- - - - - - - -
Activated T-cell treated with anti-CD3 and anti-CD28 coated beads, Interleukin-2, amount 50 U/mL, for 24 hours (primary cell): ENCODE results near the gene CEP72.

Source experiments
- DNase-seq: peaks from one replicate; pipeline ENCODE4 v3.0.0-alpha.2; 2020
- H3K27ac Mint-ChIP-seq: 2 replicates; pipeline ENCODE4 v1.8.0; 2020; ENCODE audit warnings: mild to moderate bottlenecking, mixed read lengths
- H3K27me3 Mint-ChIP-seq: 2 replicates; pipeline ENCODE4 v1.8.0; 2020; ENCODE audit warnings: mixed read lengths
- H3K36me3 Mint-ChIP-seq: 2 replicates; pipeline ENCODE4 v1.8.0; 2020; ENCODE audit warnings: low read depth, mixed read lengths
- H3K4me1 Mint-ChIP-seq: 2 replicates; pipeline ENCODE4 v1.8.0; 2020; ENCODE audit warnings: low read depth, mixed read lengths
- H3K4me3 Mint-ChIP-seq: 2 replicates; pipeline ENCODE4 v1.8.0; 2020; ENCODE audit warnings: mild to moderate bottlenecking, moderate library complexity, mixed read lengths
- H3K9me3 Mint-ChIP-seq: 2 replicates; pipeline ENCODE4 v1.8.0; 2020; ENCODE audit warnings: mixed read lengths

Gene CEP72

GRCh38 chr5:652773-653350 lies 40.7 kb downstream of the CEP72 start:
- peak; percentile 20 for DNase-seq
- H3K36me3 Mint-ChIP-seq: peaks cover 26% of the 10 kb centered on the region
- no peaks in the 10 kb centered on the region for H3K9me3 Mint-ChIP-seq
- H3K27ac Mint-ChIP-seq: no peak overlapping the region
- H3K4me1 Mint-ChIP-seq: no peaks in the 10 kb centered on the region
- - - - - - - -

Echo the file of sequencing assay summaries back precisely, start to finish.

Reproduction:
Activated T-cell treated with anti-CD3 and anti-CD28 coated beads, Interleukin-2, amount 50 U/mL, for 24 hours (primary cell): ENCODE results near the gene CEP72.

Source experiments
- DNase-seq: peaks from one replicate; pipeline ENCODE4 v3.0.0-alpha.2; 2020
- H3K27ac Mint-ChIP-seq: 2 replicates; pipeline ENCODE4 v1.8.0; 2020; ENCODE audit warnings: mild to moderate bottlenecking, mixed read lengths
- H3K27me3 Mint-ChIP-seq: 2 replicates; pipeline ENCODE4 v1.8.0; 2020; ENCODE audit warnings: mixed read lengths
- H3K36me3 Mint-ChIP-seq: 2 replicates; pipeline ENCODE4 v1.8.0; 2020; ENCODE audit warnings: low read depth, mixed read lengths
- H3K4me1 Mint-ChIP-seq: 2 replicates; pipeline ENCODE4 v1.8.0; 2020; ENCODE audit warnings: low read depth, mixed read lengths
- H3K4me3 Mint-ChIP-seq: 2 replicates; pipeline ENCODE4 v1.8.0; 2020; ENCODE audit warnings: mild to moderate bottlenecking, moderate library complexity, mixed read lengths
- H3K9me3 Mint-ChIP-seq: 2 replicates; pipeline ENCODE4 v1.8.0; 2020; ENCODE audit warnings: mixed read lengths

Gene CEP72

GRCh38 chr5:652773-653350 lies 40.7 kb downstream of the CEP72 start:
- peak; percentile 20 for DNase-seq
- H3K36me3 Mint-ChIP-seq: peaks cover 26% of the 10 kb centered on the region
- no peaks in the 10 kb centered on the region for H3K9me3 Mint-ChIP-seq
- H3K27ac Mint-ChIP-seq: no peak overlapping the region
- H3K4me1 Mint-ChIP-seq: no peaks in the 10 kb centered on the region